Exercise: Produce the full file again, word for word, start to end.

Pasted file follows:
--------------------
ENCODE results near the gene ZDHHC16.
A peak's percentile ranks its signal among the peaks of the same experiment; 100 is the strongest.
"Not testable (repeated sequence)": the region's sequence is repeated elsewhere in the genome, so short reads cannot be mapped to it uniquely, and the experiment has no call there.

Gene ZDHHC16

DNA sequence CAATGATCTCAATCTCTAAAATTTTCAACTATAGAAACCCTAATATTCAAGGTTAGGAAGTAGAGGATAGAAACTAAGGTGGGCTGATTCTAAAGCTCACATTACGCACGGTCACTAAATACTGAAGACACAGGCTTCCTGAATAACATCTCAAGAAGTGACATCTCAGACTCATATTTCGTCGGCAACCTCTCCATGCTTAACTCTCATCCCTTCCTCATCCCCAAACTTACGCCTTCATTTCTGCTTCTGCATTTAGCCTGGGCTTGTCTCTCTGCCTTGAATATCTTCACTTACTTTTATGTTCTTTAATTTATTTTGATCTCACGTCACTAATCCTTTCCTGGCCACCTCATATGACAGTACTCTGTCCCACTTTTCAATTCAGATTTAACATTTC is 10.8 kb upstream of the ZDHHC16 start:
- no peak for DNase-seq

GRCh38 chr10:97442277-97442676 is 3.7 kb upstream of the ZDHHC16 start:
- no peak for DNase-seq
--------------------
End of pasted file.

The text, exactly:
ENCODE results near the gene ZDHHC16.
A peak's percentile ranks its signal among the peaks of the same experiment; 100 is the strongest.
"Not testable (repeated sequence)": the region's sequence is repeated elsewhere in the genome, so short reads cannot be mapped to it uniquely, and the experiment has no call there.

Gene ZDHHC16

DNA sequence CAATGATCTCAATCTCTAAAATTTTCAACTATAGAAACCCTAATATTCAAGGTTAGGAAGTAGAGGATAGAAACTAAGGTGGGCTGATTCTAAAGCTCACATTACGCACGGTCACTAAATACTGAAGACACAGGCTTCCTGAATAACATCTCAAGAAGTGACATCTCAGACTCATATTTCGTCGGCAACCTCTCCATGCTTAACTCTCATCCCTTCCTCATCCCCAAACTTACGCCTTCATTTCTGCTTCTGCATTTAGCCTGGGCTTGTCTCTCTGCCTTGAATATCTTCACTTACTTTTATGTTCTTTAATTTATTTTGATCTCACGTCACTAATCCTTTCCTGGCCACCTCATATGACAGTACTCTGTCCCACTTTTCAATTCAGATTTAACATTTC is 10.8 kb upstream of the ZDHHC16 start:
- no peak for DNase-seq

GRCh38 chr10:97442277-97442676 is 3.7 kb upstream of the ZDHHC16 start:
- no peak for DNase-seq